The Importance Of Studying Money Finance Essay
Published: Mon, 5 Dec 2016
Money helps us in avoiding the “double coincidence” of needs as required by a barter economy and by enabling specialization. However, the money supply has a lot of effects on the well being of its users. Some of these effects can be summarized as inflation, wealth creation/destruction etc. Thus it is very important to study money.
Banking and financial markets are intermediaries that help provide a common platform, or a market place, for all individuals to inter act with each other. Banking and financial markets provide liquidity to the system and helps 2 individuals with exactly opposite needs meet on a common platform. Without an apt knowledge of the banking and financial markets, it is impossible to understand how changes around us would affect our wealth and in which way can we best utilize our wealth and help it grow and accumulate.
Discuss the advantages and disadvantages of using financial intermediaries….
Financial intermediaries help us by bringing together those entities with surplus funds and willingness to lend, with those with a shortage of funds and willingness to borrow.
The benefits of such intermediation include; maturity and risk transformation, lesser transaction costs due to higher liquidity, better bargaining power due to alternative options etc. The function of financial intermediaries is to provide these advantages and make a profit while raising the overall efficiency of the economy.
The disadvantage of financial intermediation is that such intermediation may be expensive on occasions. As seen in the recent economic crisis, financial intermediaries may also falter on exploiting structural loopholes in greed of higher profits in the short term while posing a threat to the economic stability in the long term.
The given computer entry tells us that the Northwestern Energy company has issued bonds on March 15, 2001, with a principal value of $100,000, expiring in 20 years on March 15, 2021 and carrying an interest rate of 6% payable semi-annually. In the event of interest rates rising for new bonds issued in to the market for the same quality, it would imply that the bonds issued by Northwestern will be relatively expensive and thus less attractive than the newer bonds. Therefore, the value of the Bonds issued by Northwestern will have to fall to an extent that the yield on the bond becomes equal to the yield of the newer bonds issued. In making this inference we are assuming that the yield and interest rates are same.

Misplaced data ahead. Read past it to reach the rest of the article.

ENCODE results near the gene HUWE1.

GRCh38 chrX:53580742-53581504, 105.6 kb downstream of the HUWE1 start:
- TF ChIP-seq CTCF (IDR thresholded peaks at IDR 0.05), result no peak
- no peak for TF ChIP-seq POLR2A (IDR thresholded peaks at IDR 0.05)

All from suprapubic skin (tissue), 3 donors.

Friedmanââ‚¬â„¢s belief that when Fed lowers interest rates, they fall but do not stay lower for very long, reiterates his belief that in a free economy, the market always sets up at an equilibrium. Even though, there may be interventions by monetary authorities desired to accomplish certain goals and objectives, such intervention only leads to a temporary imbalance in the demand and supply attributes and over a longer period of time, the market resets itself to equilibrium.
In the graph above, we assume that Dd is the initial money demand curve and Ss is the initial money supply curve. Thus, at equilibrium i* is the market determined interest rate and Q* the money supply and demand. Now, if the central bank authorities bring this interest rate down to say ia, a new but short lived equilibrium is formed due to the shift of the supply curve from Ss to Ssa. At this equilibrium, the demand curve has not yet responded to the change in Fed rates. Now as per Friedman, due to a lower interest rate, the liquidity in the market increases, thereby pushing the income of individuals northward. With higher level of incomes, inflation sets in due to a shift in the demand curve from Dd to Dda and the price levels begin to rise to offset the increase in income. Since inflation is a component of interest rates, the interest rates also rise proportionately in order to reset the market at another equilibrium where, in the example above, i* is the equilibrium interest rate and Q*a is the equilibrium money supply and demand.
A company that has never received a bond rating will have to contact the rating agency, say Fitch, first. Once the agency is contacted, a credit analyst collates and gathers information required to determine risk to investors who might own or buy the bond. The kinds of information that are to be dispersed are background and history of the company/entity, industry trends, management vision/mission, experience, track record, and attitude towards risk, organization structure etc. He then analyzes the information on hand and develops a conclusion in committee on the appropriate rating. The analyst may also seek explanations and clarifications in to business procedures and audit some financial statements. After the rating is finalized, the agency monitors the security on an ongoing basis.
In 2009, the Fed and the treasury were facing the most difficult times they have had to face since the great depression. On 19th March 2009, Fed decided to expand its balance sheet by a US$1,000,000,000,000. The Fed announced that it would inject up to $750 billion in Agency MBS that year. This was over and above an earlier commitment of $500 billion. Fed also announced the buying in to Agency bonds for $200 billion. It further declared that it would purchase up to $300 billion of longer dated Treasuries over the term. So, what was the fear behind such drastic measures? Answer is deflation. Earlier that year in January, Fed took the historic step of cutting the benchmark interest rate to as low as zero. They also called for greater government spending to help revive the economy. Such drastic measures were the result of the failure of Fed efforts like record rate cuts, emergency lending programs and backstops for debt markets, to halt the crisis.
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